Ken Strain: Re slide 2: nobody tilts the sensor for IBIS - it would have the wrong effect. Think of what that would do in a view camera.
Displacing the sensor is the appropriate correction. Pitching the lens and sensor together (for example) causes the image to move up or down the sensor (try it with a camera). The motion is in proportion to the focal length (try it). So to correct this kind of motion, all IBIS systems measure the angle, multiply by the focal length to convert it to the required displacement and feed that back to the position of the sensor such that the image does not move.
You are of course right Ken. The sensor moves in three ways only: left/right, up/down, and rotation about the optical axis. But by so doing, it can correct for five different types of camera shake: pitch, yaw, roll, vertical shift and horizontal shift.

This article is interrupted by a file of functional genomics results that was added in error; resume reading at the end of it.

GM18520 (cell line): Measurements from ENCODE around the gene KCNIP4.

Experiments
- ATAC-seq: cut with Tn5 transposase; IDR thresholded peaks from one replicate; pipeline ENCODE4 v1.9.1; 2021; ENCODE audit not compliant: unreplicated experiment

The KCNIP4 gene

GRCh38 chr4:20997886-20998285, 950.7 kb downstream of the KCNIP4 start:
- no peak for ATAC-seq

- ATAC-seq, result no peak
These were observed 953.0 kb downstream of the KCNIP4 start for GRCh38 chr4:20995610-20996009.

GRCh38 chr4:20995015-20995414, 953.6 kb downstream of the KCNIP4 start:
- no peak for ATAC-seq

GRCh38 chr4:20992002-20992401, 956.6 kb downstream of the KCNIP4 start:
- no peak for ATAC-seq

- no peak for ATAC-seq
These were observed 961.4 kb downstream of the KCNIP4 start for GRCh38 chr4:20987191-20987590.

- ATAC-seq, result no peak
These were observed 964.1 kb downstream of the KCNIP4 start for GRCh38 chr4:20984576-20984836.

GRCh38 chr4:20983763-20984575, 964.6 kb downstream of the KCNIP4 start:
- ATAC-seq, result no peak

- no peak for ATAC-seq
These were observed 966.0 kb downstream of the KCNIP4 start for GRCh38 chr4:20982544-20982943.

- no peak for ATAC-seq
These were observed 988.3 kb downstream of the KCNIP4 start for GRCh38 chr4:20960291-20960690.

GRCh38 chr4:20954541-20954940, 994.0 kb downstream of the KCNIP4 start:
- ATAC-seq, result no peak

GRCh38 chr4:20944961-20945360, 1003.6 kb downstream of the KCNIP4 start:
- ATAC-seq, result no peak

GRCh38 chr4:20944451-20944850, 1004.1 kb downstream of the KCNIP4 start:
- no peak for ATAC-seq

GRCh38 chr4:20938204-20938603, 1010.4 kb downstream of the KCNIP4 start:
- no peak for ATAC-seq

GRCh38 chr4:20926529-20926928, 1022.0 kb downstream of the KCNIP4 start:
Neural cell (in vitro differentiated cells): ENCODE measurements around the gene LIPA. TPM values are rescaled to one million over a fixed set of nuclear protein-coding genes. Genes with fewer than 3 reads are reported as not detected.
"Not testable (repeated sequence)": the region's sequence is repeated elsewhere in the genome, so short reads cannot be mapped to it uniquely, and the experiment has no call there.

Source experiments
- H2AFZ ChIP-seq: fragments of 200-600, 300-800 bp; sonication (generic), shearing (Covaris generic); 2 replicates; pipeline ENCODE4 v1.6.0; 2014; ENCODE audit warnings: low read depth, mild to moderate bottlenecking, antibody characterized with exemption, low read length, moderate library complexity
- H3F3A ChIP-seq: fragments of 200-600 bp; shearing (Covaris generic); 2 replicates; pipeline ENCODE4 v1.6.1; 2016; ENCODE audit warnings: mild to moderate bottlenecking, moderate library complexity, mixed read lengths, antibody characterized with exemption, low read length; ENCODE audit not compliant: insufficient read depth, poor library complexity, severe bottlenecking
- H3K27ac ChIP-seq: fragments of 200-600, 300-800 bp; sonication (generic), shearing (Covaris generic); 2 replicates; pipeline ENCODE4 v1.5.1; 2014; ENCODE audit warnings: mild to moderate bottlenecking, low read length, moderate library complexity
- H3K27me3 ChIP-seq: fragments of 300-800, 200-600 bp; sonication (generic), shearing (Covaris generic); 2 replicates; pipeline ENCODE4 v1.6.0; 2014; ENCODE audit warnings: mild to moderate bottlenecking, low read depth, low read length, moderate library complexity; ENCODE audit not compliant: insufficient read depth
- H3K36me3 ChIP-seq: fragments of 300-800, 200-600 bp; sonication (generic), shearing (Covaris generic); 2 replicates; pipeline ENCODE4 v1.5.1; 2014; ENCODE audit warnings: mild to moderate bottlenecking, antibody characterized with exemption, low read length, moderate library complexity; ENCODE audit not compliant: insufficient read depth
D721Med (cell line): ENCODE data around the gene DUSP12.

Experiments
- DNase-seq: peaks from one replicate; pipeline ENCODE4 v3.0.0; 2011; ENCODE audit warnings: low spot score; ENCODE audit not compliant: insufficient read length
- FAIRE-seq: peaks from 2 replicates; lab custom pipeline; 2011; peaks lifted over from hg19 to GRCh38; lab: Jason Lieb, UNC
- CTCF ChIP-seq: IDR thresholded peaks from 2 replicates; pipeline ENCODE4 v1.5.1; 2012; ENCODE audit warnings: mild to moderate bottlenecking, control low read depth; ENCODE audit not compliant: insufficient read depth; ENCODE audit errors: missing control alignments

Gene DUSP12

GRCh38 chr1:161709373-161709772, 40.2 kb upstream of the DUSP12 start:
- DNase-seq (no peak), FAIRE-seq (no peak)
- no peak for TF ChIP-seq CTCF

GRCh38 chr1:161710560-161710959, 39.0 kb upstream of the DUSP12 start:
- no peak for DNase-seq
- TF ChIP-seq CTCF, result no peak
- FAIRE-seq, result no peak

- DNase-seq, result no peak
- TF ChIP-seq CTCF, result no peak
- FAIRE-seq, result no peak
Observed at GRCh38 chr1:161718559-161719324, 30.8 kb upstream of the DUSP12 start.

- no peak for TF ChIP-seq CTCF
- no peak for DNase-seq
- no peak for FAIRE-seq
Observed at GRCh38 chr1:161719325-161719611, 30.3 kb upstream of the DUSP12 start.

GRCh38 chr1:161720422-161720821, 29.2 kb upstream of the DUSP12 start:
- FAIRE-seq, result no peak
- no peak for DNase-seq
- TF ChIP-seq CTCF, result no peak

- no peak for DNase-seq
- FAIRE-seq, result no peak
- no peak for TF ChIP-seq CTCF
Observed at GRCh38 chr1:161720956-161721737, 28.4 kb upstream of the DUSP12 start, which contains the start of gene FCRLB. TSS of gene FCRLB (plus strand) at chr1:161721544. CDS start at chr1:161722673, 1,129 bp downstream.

What was new when Olympus first introduced its 5-axis IBIS with the E-M5 was simply that unlike any prior IBIS system it had motion sensors for vertical and horizontal shift. Compared to some, but not all (e.g., Pentax SR) prior IBIS implementations, it also added roll.
Correction for roll is not possible with OIS whereas the four other axes can be corrected by means of OIS too. However, most OIS implementations are 2-axis only. The only exception I am aware of is the Canon 100/2.8L IS USM Macro.
Those interested in further detail on how a 5-axis IBIS system works may want to have a look here:
Thanks! Glad to hear! :-)